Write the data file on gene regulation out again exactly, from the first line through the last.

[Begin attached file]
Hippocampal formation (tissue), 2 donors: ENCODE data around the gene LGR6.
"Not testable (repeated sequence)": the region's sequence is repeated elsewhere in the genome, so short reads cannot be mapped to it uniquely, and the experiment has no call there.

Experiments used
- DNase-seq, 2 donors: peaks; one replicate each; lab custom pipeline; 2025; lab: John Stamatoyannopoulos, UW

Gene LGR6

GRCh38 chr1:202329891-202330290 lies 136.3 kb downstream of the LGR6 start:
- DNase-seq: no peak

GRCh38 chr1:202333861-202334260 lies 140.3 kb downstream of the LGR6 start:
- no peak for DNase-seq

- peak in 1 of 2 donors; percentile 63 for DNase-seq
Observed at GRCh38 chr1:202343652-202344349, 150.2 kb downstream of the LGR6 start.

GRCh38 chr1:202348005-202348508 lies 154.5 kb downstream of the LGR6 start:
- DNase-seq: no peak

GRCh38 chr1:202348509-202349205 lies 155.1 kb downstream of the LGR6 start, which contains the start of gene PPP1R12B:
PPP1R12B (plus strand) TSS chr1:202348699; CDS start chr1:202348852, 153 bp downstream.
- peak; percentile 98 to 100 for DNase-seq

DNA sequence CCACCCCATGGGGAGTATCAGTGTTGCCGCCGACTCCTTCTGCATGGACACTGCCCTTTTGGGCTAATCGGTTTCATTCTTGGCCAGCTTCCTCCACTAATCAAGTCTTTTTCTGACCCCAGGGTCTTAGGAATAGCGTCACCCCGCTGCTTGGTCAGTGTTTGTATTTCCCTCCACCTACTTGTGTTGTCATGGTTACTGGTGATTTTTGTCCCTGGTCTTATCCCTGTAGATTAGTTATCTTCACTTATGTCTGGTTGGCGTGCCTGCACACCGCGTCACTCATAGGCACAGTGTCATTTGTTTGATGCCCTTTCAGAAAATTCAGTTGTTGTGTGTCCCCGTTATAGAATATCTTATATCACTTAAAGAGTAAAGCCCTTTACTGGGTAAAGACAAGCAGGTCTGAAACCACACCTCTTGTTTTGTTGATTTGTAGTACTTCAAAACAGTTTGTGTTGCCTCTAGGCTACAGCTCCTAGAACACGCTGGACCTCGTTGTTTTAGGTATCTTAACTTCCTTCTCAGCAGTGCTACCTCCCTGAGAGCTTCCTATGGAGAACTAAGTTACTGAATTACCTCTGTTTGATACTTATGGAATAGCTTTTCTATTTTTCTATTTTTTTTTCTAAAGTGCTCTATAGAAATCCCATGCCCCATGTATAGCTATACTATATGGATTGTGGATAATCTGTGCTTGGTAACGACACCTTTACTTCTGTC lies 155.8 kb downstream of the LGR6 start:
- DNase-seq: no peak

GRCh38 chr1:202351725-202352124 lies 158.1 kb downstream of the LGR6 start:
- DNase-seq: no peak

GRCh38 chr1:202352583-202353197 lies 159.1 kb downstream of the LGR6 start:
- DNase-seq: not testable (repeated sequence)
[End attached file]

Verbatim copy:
Hippocampal formation (tissue), 2 donors: ENCODE data around the gene LGR6.
"Not testable (repeated sequence)": the region's sequence is repeated elsewhere in the genome, so short reads cannot be mapped to it uniquely, and the experiment has no call there.

Experiments used
- DNase-seq, 2 donors: peaks; one replicate each; lab custom pipeline; 2025; lab: John Stamatoyannopoulos, UW

Gene LGR6

GRCh38 chr1:202329891-202330290 lies 136.3 kb downstream of the LGR6 start:
- DNase-seq: no peak

GRCh38 chr1:202333861-202334260 lies 140.3 kb downstream of the LGR6 start:
- no peak for DNase-seq

- peak in 1 of 2 donors; percentile 63 for DNase-seq
Observed at GRCh38 chr1:202343652-202344349, 150.2 kb downstream of the LGR6 start.

GRCh38 chr1:202348005-202348508 lies 154.5 kb downstream of the LGR6 start:
- DNase-seq: no peak

GRCh38 chr1:202348509-202349205 lies 155.1 kb downstream of the LGR6 start, which contains the start of gene PPP1R12B:
PPP1R12B (plus strand) TSS chr1:202348699; CDS start chr1:202348852, 153 bp downstream.
- peak; percentile 98 to 100 for DNase-seq

DNA sequence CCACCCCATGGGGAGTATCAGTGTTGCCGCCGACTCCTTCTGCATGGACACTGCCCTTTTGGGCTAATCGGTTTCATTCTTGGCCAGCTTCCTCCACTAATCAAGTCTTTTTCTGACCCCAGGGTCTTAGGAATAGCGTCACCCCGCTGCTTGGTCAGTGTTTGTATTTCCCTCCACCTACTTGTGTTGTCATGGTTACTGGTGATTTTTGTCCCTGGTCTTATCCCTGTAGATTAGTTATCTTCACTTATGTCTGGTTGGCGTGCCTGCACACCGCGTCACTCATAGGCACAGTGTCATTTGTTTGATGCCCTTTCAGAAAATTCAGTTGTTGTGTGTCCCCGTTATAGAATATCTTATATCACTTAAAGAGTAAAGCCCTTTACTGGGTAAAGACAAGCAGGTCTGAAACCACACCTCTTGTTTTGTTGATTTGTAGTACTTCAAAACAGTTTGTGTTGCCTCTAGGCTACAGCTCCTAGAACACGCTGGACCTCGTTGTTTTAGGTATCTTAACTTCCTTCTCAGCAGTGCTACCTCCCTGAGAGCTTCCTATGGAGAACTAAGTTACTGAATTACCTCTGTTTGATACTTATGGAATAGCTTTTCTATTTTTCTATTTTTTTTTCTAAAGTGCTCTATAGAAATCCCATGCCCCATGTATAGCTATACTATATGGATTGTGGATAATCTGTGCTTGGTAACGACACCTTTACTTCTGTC lies 155.8 kb downstream of the LGR6 start:
- DNase-seq: no peak

GRCh38 chr1:202351725-202352124 lies 158.1 kb downstream of the LGR6 start:
- DNase-seq: no peak

GRCh38 chr1:202352583-202353197 lies 159.1 kb downstream of the LGR6 start:
- DNase-seq: not testable (repeated sequence)